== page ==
Happiness in precarious places

Juniper Mountain HIke

Not this particular canyon, but another one of my favorite hikes and favorite views. The tiny white dot on the right is our vehicle

For this post I’m just going to outline one of my favorite days at work so far this summer. We have been past our seed collection quota for a while, so our recent initiative has been to continue periodic censuses for sensitive plant species. Today, we planned on surveying a 2-mile long canyon that seemed fairly straightforward.The plants we were looking for should be clear on the rim of the canyon, growing on the uppermost rock outcrops. So we hiked up the first ridge. Took about an hour. Onward, towards the target rock outcrops.They were slanted almost, and all along the inner slope of the canyon. Count plants, try not to slip on the “skree”, feel like a mountain goat, get rattled at by a rattlesnake, run away. We continued to climb and hike up and down the slope, counting thousands of individuals, for another few hours until we finally reached our end point – for the first side of the canyon. The sun had begun to emerge from the clouds, high in the sky, the humidity dropped, we slid skillfully to the bottom of the canyon. Found peace and wild mint in the strip of flat ground until climbing up the south slope. This has been one of the most challenging hikes I’ve ever been on. Once we get to the top, I think, easy stuff, beeline for the mouth of the canyon, toward the truck, toward the water. We follow the ridge for a while, see a rattlesnake skin, start to talk about watermelon and other high-water-content fruits while we become drier and drier. Walk another two miles through sagebrush and spiny shrubs. Rationing water, seems like we will never get to the beginning. We see the truck, still another mile down the ridge at the mouth, trying not to slide down the loose gravel and staying on deer and cattle pathways. We’re beat once we finally arrive back to our beloved vehicle. Five hours of intense and difficult hiking, multiple dangerous situations (I’m a little dramatic when it comes to snakes), a field notebook filled with data, scraped hands and knees. For some reason, even though at first I was fearing for my life, I began to appreciate this day more and more as I sat in the truck sore and thirsty and restful, traveling back to the office. I am in love with the fact that out here the abilities of navigation, driving to remote locations, endurance hiking in the desert in places where people haven’t been perhaps in several years on volcanic rocks that really do not facilitate hiking, these are the essential and expected activities of a botanist and that all of this work and struggle is necessary for the completion of a simple census.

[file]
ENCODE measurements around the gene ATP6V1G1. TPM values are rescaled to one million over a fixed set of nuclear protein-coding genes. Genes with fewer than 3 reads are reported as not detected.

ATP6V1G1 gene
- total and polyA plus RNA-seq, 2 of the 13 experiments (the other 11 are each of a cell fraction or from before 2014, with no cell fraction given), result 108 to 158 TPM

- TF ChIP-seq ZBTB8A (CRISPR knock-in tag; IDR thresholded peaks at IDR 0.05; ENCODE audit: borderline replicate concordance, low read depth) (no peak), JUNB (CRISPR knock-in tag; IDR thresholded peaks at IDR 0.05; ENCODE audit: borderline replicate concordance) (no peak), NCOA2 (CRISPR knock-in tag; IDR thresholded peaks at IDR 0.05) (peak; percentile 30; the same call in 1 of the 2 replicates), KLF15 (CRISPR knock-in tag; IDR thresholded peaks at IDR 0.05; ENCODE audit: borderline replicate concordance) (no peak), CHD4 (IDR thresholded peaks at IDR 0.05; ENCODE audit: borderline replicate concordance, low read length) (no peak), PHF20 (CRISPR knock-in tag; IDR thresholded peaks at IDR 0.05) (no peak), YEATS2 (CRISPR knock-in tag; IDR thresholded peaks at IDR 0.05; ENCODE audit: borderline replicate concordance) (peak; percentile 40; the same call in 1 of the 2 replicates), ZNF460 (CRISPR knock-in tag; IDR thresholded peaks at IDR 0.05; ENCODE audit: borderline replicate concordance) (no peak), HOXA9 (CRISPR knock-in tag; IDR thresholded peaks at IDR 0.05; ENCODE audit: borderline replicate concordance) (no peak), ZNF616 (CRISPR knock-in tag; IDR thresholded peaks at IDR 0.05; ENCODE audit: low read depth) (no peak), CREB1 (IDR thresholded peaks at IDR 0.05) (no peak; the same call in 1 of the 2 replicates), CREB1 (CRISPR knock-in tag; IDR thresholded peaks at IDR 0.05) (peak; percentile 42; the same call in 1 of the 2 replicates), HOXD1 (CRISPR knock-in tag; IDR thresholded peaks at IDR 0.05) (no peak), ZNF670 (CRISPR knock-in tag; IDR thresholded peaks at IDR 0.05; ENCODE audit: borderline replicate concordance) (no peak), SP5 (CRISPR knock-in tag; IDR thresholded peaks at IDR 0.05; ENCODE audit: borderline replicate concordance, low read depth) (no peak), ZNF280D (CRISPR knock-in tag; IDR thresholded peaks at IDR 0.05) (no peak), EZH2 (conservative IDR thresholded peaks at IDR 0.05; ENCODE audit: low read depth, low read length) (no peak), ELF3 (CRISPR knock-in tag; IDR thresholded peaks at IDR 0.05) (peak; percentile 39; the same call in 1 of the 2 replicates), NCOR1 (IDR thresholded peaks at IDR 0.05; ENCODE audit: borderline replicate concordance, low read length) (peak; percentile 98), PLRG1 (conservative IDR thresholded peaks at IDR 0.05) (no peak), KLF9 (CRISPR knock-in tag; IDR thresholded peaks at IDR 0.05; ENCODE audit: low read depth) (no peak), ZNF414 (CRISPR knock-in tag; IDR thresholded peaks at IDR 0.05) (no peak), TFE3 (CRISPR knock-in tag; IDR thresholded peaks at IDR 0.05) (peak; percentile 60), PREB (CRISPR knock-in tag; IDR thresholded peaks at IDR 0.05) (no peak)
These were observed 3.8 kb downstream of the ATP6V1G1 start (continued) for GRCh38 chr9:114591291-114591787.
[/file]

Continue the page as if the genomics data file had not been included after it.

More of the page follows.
Lakeview, OR BLM

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